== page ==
Jessica Daily can’t be more proud of her son and her neighbor’s two boys for going around their neighborhood in Cortlandville and collecting food to donate to Loaves and Fishes.
“It was nice for them to see the generosity of their neighbors,” Daily said Friday outside of Loaves and Fishes, a soup kitchen and food program on Court Street in Cortland. “It was a bright spot in the midst of all the challenges of 2020.”
Daily had both her son Rahmon, 11, and her neighbor’s son Patrick White, 9, with her.
Rahmon Daily, Patrick White and Caleb White, 6, went around their Lamont Circle neighborhood asking neighbors over a few days around Halloween weekend to donate canned goods and other food.
“We were just playing around and Rahmon came up with the idea,” Patrick White said.
Jessica Daily said the kids originally had wanted to collect bottles and cans, but then turned to collecting food and were very excited about doing, noting they ran to their houses, got their bikes and headed out into the neighborhood.
They collected 50 items, Daily said, a goal Rahmon Daily had set. There were lots of cans of soup and vegetables, some canned salmon and tuna, even some cereal.
Jessica Daily said the food was taken to Loaves and Fishes around Election Day.
- Drop off from 7 a.m. to 12:45 p.m. Mondays, Tuesdays or Thursdays, or 7 a.m. to 5 p.m. Wednesdays and Fridays at Loaves and Fishes, the back entrance of Grace and Holy Spirit Church, 13 Court St., Cortland.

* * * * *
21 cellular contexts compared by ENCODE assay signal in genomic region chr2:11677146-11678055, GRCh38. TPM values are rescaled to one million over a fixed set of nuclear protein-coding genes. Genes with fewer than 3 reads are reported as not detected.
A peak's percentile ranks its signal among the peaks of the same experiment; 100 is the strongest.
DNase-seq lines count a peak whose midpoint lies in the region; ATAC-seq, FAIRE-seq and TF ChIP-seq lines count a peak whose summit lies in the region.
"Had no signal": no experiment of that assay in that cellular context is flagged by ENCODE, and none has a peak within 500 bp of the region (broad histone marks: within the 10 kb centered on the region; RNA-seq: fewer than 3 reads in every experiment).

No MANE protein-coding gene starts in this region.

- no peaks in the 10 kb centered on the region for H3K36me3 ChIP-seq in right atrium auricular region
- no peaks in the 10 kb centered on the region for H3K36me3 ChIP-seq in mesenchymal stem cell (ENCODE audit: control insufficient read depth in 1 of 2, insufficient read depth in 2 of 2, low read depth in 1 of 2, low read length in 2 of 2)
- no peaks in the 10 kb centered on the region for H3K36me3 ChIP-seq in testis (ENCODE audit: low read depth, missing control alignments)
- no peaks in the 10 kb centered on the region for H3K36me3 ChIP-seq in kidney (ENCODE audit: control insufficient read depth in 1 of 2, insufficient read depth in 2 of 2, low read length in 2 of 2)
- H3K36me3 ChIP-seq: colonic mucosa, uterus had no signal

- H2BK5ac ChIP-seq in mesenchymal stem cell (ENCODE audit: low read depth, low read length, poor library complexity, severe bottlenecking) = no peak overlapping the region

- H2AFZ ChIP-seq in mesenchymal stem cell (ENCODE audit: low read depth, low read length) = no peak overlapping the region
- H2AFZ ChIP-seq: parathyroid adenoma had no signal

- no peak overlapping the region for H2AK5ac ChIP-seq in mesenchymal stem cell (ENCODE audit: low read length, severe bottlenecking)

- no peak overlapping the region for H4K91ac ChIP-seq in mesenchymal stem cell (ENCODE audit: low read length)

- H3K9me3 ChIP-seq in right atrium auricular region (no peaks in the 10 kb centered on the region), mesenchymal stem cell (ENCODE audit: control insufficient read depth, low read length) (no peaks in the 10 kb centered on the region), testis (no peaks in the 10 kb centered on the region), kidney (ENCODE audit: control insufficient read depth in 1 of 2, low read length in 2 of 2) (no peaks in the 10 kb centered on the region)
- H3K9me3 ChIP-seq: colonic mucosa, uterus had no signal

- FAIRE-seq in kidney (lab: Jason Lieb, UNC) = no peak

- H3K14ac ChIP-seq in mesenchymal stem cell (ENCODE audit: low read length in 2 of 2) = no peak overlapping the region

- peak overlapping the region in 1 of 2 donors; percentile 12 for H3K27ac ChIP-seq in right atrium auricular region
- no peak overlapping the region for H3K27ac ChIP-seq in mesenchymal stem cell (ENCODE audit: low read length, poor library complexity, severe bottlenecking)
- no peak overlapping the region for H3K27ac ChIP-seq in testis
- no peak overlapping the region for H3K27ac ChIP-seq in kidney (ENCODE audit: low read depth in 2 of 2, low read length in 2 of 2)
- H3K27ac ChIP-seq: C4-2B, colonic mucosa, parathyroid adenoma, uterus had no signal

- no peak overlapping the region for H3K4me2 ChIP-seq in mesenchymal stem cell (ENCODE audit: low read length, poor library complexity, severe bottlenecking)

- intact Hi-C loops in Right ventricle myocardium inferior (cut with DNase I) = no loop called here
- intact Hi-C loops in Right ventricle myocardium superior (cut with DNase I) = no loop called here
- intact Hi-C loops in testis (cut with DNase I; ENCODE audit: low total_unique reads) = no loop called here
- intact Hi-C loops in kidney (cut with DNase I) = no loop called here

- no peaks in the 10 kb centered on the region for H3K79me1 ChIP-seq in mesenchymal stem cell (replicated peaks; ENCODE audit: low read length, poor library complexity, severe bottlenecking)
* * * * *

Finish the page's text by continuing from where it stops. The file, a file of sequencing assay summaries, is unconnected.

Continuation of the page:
- Call to make arrangements at 607-756-6195
To get a meal
- Loaves and Fishes: 4 p.m. Friday, back entrance of Grace and Holy Spirit Church, 13 Court St., Cortland.
Hunger has nearly tripled in the greater Cortland area since the coronavirus pandemic arrived in March. The Food Bank of Central New York has seen a 186% increase between March 1 to Sept. 30, compared to last year’s numbers. In 2020, the food bank distributed 823,325 pounds of food. In 2019, it distributed 287,875 pounds.
Loaves and Fishes has continued serving people throughout the coronavirus pandemic. While it serves six days a week, it’s also preparing for its annual Thanksgiving Dinner.
This year, that dinner will happen a little differently due to the pandemic, said Executive Director Kim Hill. Instead of sitting down to eat, people will get takeout boxes.
One container will be for hot food, the other cold.
“The cold will have their pie, rolls and fruit and the hot will have their big meal,” she said.
Anyone can get a meal, she said; the kitchen has plenty of food, should many people show up.
Another 108 families will get Thanksgiving assistance that includes receiving a turkey or a package of food items through the Food Sense program offered by the Food Bank of Central New York, said Joanne Brown-Garringer, the executive director.